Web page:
As we step closer and closer to graduation, we reflect. A question that comes up often is: if you had the chance to do Princeton again, what would you change? My answer has been the same ever since the year of agony (aka, the year in which I took organic chemistry). I always say: “I would have taken organic chemistry over the summer, anywhere besides Princeton.” I think the answer is fair; my experience with organic chemistry was lackluster. The professor refused to have office hours (this has since changed), the weekly review sessions were scheduled during my organic chemistry night lab (and they refused to change the sessions to accommodate all of the students), and I had, by-far, the least helpful TA. The class experience was terrible but when organic chemistry confirmed, for me, was that I should sign-into the molecular biology department rather than the chemistry department.
Some people are doubtful when I tell them that if I had to the opportunity to repeat Princeton, I would sign-into the molecular biology department again. I would not say that my department is filled with individuals who regret their decision, but I would say that my my love for molecular biology is not necessarily reciprocated; Princeton’s undergraduate molecular biology coursework is: (1) rigorous, (2) time-consuming, (3) stressful, and (4) rewarding. I think the best indicator of the standards of the coursework is the fact that our thesis is graded with a rubric that allots the best scores on the basis of potential publication status–almost impossible for an undergraduate. So why would I study molecular biology again?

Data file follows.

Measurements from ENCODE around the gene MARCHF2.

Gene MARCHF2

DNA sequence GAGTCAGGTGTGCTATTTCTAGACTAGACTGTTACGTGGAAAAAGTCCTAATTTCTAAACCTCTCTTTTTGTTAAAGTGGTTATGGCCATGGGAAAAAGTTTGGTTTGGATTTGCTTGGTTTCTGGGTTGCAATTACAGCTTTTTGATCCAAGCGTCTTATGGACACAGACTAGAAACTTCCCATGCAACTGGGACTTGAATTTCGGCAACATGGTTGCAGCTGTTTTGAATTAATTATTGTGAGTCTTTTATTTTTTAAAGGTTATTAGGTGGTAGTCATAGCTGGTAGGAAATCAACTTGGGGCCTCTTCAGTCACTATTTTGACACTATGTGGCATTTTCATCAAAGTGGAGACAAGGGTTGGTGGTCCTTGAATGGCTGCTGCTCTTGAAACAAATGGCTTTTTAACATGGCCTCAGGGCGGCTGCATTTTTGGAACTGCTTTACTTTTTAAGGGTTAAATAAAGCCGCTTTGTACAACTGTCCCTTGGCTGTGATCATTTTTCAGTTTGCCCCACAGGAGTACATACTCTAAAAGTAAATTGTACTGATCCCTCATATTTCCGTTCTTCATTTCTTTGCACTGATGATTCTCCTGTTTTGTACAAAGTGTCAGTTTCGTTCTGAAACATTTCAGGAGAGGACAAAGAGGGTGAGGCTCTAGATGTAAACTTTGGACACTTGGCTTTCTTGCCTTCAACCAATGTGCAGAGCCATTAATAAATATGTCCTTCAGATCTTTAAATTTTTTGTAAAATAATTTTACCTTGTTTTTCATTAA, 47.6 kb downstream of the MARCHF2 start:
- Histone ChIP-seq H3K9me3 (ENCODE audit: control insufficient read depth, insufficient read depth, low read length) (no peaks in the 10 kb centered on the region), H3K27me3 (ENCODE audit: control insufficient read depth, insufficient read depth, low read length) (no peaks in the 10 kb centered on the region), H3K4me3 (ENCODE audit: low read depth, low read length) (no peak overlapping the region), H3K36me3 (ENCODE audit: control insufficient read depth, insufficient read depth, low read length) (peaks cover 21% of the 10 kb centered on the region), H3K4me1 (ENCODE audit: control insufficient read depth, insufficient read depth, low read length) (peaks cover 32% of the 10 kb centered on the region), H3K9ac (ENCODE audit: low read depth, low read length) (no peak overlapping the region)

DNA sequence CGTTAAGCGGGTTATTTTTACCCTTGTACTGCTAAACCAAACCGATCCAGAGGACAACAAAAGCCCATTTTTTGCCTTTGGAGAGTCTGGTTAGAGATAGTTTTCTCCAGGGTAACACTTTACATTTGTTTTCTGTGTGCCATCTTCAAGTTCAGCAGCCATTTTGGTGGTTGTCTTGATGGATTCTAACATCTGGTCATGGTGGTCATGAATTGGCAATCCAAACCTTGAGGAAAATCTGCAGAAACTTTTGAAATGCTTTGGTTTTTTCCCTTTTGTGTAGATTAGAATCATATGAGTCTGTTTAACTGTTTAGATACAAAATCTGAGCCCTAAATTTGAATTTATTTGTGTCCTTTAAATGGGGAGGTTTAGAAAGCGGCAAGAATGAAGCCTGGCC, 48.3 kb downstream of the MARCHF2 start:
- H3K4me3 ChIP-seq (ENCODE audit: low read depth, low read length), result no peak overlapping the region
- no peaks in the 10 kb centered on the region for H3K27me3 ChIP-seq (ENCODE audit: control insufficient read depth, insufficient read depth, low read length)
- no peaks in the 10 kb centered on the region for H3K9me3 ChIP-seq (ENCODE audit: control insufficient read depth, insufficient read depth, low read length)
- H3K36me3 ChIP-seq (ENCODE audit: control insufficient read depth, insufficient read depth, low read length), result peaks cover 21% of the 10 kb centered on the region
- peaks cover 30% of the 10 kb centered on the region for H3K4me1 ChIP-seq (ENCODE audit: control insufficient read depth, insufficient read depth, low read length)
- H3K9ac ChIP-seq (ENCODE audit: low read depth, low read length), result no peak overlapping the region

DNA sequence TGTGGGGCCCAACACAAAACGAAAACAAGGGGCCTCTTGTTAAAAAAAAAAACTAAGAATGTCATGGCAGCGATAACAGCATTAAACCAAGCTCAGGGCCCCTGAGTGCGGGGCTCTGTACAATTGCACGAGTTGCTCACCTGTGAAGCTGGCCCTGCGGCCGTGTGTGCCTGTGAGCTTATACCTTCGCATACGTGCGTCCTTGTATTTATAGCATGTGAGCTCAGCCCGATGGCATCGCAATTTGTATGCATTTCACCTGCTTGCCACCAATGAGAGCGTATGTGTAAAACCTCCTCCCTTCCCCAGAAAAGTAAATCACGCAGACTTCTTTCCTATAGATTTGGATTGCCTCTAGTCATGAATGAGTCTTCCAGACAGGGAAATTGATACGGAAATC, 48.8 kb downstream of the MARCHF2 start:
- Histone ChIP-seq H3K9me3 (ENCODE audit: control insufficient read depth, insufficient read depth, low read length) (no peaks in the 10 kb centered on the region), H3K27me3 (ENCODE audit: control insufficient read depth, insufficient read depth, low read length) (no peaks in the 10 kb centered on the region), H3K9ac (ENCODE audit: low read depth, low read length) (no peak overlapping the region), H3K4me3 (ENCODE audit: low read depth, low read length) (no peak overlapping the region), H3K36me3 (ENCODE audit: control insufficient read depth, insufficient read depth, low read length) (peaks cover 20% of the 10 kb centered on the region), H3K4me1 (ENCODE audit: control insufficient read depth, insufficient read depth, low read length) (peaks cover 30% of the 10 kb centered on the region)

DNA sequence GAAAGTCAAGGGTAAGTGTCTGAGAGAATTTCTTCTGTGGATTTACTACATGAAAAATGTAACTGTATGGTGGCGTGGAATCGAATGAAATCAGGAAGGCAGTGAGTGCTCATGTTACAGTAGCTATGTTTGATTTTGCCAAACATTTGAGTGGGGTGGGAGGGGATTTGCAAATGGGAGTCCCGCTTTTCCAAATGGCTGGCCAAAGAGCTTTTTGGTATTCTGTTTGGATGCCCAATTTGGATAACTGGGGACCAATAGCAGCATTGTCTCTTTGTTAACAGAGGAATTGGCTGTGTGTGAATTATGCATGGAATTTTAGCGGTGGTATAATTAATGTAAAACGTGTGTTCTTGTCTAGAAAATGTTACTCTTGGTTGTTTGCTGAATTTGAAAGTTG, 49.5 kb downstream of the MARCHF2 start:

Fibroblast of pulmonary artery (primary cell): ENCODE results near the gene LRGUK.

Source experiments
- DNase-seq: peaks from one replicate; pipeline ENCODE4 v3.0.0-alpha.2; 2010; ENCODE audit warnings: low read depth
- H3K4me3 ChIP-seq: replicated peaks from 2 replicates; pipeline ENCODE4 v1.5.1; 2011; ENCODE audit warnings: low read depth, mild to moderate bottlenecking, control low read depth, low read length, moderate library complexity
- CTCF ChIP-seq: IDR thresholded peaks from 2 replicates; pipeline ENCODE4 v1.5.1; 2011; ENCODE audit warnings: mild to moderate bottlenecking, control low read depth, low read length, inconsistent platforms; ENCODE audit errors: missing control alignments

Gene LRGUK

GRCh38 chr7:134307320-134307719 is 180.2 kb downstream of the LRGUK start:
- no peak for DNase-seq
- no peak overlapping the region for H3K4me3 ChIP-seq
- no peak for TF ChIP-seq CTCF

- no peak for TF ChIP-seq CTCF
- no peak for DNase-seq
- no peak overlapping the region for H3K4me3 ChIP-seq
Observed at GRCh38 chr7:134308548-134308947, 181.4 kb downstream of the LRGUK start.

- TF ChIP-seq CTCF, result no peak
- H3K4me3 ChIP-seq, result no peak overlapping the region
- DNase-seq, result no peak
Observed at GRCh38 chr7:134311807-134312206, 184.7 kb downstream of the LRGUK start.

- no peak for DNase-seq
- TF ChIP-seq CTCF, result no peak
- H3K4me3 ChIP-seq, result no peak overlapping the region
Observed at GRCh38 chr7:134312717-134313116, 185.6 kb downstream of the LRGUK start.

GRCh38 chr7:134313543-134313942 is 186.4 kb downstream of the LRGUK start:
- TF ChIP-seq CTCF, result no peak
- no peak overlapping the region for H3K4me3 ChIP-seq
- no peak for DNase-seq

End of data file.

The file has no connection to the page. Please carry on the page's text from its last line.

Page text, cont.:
The obvious reason: molecular biology is extremely interesting. I love signaling transduction pathways. I love understanding how molecules work, interact, and co-operate; I find it interesting that small mutations in a gene or protein can have terrible manifestations. It makes me grateful that I am well because it takes very little to be unwell or severely unwell. Besides that, my time as a molecular biology major has taught me to be a skeptic and how to take criticism as criticism and not an attack.
Scientists are trained to be skeptical. Without the data, there is no belief. Without reproducibility, there is no significance. I’ve learned to ask questions (and to ask the right questions) and I have learned how to make strides to understand complicated biological/biochemical phenomenon; I’ve learned to question the authorities (professors, textbooks, and studies). Even better, as a young scientist, I have written a thesis. I have my own piece of intellectual work, which I love, and tomorrow, I have to give an oral defense of this thesis. I am nervous and excited to talk about my brainchild with two extremely talented and inspiring professors in my department. Of course, there will be criticism of experimental rationale or methodology or whatever it is, but I feel as though I will be able to handle it, with grace. I’ve given 11 practice talks thus far and I am giving my last practice talk tonight at 10:00. With that, twelve practices corresponding with approximately twelve months of research I will be done. I will simply hope for the best tomorrow. This defense goes down tomorrow at 3:00. Keep me in your thoughts.